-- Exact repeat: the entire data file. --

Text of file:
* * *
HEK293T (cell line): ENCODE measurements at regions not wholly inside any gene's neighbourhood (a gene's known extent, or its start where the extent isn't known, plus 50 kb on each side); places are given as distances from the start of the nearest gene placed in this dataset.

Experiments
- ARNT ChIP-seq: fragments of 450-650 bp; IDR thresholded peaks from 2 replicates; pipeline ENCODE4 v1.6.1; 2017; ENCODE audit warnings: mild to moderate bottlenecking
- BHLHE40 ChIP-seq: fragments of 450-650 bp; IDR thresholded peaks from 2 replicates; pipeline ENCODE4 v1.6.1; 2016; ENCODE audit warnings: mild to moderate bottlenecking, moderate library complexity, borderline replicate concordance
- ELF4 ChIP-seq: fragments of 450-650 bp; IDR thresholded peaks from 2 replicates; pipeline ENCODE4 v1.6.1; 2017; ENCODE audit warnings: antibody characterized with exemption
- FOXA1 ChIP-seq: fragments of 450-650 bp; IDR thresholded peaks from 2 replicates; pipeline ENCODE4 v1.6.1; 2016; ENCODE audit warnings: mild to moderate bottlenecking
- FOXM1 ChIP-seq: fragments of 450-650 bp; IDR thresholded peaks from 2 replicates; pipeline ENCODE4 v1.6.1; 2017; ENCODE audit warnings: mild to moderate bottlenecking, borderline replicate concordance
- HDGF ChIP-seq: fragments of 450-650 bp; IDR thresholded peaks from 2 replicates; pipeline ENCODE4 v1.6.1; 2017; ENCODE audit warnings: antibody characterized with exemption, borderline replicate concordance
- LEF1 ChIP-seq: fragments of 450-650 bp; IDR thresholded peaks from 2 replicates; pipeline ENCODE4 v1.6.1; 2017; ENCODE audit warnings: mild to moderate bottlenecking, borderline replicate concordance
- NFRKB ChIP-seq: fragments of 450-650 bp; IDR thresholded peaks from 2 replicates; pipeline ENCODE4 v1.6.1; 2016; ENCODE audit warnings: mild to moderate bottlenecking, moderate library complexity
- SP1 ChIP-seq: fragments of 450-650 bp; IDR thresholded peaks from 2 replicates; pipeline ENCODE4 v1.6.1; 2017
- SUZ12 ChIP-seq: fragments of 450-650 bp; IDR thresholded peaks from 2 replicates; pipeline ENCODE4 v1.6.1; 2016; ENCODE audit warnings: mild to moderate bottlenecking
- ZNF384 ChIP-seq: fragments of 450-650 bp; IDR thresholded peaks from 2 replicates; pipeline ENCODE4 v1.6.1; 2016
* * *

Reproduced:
HEK293T (cell line): ENCODE measurements at regions not wholly inside any gene's neighbourhood (a gene's known extent, or its start where the extent isn't known, plus 50 kb on each side); places are given as distances from the start of the nearest gene placed in this dataset.

Experiments
- ARNT ChIP-seq: fragments of 450-650 bp; IDR thresholded peaks from 2 replicates; pipeline ENCODE4 v1.6.1; 2017; ENCODE audit warnings: mild to moderate bottlenecking
- BHLHE40 ChIP-seq: fragments of 450-650 bp; IDR thresholded peaks from 2 replicates; pipeline ENCODE4 v1.6.1; 2016; ENCODE audit warnings: mild to moderate bottlenecking, moderate library complexity, borderline replicate concordance
- ELF4 ChIP-seq: fragments of 450-650 bp; IDR thresholded peaks from 2 replicates; pipeline ENCODE4 v1.6.1; 2017; ENCODE audit warnings: antibody characterized with exemption
- FOXA1 ChIP-seq: fragments of 450-650 bp; IDR thresholded peaks from 2 replicates; pipeline ENCODE4 v1.6.1; 2016; ENCODE audit warnings: mild to moderate bottlenecking
- FOXM1 ChIP-seq: fragments of 450-650 bp; IDR thresholded peaks from 2 replicates; pipeline ENCODE4 v1.6.1; 2017; ENCODE audit warnings: mild to moderate bottlenecking, borderline replicate concordance
- HDGF ChIP-seq: fragments of 450-650 bp; IDR thresholded peaks from 2 replicates; pipeline ENCODE4 v1.6.1; 2017; ENCODE audit warnings: antibody characterized with exemption, borderline replicate concordance
- LEF1 ChIP-seq: fragments of 450-650 bp; IDR thresholded peaks from 2 replicates; pipeline ENCODE4 v1.6.1; 2017; ENCODE audit warnings: mild to moderate bottlenecking, borderline replicate concordance
- NFRKB ChIP-seq: fragments of 450-650 bp; IDR thresholded peaks from 2 replicates; pipeline ENCODE4 v1.6.1; 2016; ENCODE audit warnings: mild to moderate bottlenecking, moderate library complexity
- SP1 ChIP-seq: fragments of 450-650 bp; IDR thresholded peaks from 2 replicates; pipeline ENCODE4 v1.6.1; 2017
- SUZ12 ChIP-seq: fragments of 450-650 bp; IDR thresholded peaks from 2 replicates; pipeline ENCODE4 v1.6.1; 2016; ENCODE audit warnings: mild to moderate bottlenecking
- ZNF384 ChIP-seq: fragments of 450-650 bp; IDR thresholded peaks from 2 replicates; pipeline ENCODE4 v1.6.1; 2016